The Washington Post Jobs Newsletter

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  • What To Do While Waiting For Your Background Check To Clear
    Congratulations, you’ve got the job! Well, sort of. In many cases, an official verbal or written job offer may be contingent upon successfully completing a background check. While this is true of most large, global organizations, sometimes it can extend even to small businesses. So what’s a job s...
  • How to Take Risks When Your Company Is Set In Its Ways
    How do you break through barriers, infuse your organization with fresh life and energy, and get your company out of its comfort zone and onto the fast track to modernization? Find out.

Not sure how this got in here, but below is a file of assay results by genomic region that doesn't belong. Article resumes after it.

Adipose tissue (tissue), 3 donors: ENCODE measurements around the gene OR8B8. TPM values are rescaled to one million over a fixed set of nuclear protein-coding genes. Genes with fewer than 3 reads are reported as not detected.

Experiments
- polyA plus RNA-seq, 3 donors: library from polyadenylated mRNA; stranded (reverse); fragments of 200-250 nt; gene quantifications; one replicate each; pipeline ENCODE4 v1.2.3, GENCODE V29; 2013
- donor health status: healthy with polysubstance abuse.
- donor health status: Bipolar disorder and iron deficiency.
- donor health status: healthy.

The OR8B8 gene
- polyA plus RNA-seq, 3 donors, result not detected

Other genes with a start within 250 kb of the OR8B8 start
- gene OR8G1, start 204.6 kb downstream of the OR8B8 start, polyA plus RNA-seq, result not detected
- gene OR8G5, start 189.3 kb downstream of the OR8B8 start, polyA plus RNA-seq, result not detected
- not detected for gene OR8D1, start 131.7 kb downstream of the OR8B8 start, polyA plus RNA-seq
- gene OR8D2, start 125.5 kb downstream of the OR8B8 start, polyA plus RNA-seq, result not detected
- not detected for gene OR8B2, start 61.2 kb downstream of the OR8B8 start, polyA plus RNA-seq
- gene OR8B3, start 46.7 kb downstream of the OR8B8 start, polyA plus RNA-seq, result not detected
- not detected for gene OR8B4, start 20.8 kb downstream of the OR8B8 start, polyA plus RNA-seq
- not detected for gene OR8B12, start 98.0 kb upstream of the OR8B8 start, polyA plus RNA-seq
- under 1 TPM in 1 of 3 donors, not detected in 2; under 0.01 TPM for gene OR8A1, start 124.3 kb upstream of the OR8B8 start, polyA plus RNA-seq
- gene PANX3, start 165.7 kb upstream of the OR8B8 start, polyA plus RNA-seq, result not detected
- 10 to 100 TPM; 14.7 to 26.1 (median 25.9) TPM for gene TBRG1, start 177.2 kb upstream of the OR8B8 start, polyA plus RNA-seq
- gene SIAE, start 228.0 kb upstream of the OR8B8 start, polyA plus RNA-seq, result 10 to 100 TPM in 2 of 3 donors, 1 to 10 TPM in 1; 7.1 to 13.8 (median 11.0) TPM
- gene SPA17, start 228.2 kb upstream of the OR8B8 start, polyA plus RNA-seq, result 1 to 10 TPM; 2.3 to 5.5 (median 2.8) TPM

• How to Not Bring Work Home With You
    Work consumes a significant part of the day, and it can be difficult to completely disengage. There’s always one more task to complete or issue left unresolved. Need help leaving work at work? Consider the following tips.
  • Why You Shouldn’t Feel Guilty About Leaving Your Current Job
    The decision to leave your current job should be a positive one. Whether you’re heading to a new company, going back to school, or starting a family, you’ve chosen to expand your life experience and grow. It’s a time for reflection and a little bit of patting yourself on the back for your can-do ...
  • What If The Company’s Culture Doesn’t Correspond To Your Needs?
    So, what should you do if the company culture isn’t corresponding to your needs? To help you answer this question, we’ve collected five typical scenarios where a company’s culture and an employee’s expectations may not align, as well as some potential strategies for how to respond.